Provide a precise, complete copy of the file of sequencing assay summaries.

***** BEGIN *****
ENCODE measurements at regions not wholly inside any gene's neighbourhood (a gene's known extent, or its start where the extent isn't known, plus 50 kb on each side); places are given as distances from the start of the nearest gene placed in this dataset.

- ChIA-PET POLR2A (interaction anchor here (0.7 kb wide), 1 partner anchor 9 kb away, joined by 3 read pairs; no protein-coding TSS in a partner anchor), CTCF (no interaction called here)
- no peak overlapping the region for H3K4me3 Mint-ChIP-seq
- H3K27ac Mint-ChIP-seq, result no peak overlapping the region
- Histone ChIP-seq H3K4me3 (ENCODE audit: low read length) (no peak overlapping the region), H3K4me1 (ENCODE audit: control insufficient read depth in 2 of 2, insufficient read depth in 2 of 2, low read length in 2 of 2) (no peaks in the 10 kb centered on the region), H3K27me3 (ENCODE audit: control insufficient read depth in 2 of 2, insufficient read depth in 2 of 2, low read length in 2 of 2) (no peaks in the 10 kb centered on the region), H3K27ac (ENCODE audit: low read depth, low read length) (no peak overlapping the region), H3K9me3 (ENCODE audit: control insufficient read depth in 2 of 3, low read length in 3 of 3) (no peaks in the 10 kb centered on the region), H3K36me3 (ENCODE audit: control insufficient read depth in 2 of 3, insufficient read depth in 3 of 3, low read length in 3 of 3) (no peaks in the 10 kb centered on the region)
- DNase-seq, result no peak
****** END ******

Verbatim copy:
ENCODE measurements at regions not wholly inside any gene's neighbourhood (a gene's known extent, or its start where the extent isn't known, plus 50 kb on each side); places are given as distances from the start of the nearest gene placed in this dataset.

- ChIA-PET POLR2A (interaction anchor here (0.7 kb wide), 1 partner anchor 9 kb away, joined by 3 read pairs; no protein-coding TSS in a partner anchor), CTCF (no interaction called here)
- no peak overlapping the region for H3K4me3 Mint-ChIP-seq
- H3K27ac Mint-ChIP-seq, result no peak overlapping the region
- Histone ChIP-seq H3K4me3 (ENCODE audit: low read length) (no peak overlapping the region), H3K4me1 (ENCODE audit: control insufficient read depth in 2 of 2, insufficient read depth in 2 of 2, low read length in 2 of 2) (no peaks in the 10 kb centered on the region), H3K27me3 (ENCODE audit: control insufficient read depth in 2 of 2, insufficient read depth in 2 of 2, low read length in 2 of 2) (no peaks in the 10 kb centered on the region), H3K27ac (ENCODE audit: low read depth, low read length) (no peak overlapping the region), H3K9me3 (ENCODE audit: control insufficient read depth in 2 of 3, low read length in 3 of 3) (no peaks in the 10 kb centered on the region), H3K36me3 (ENCODE audit: control insufficient read depth in 2 of 3, insufficient read depth in 3 of 3, low read length in 3 of 3) (no peaks in the 10 kb centered on the region)
- DNase-seq, result no peak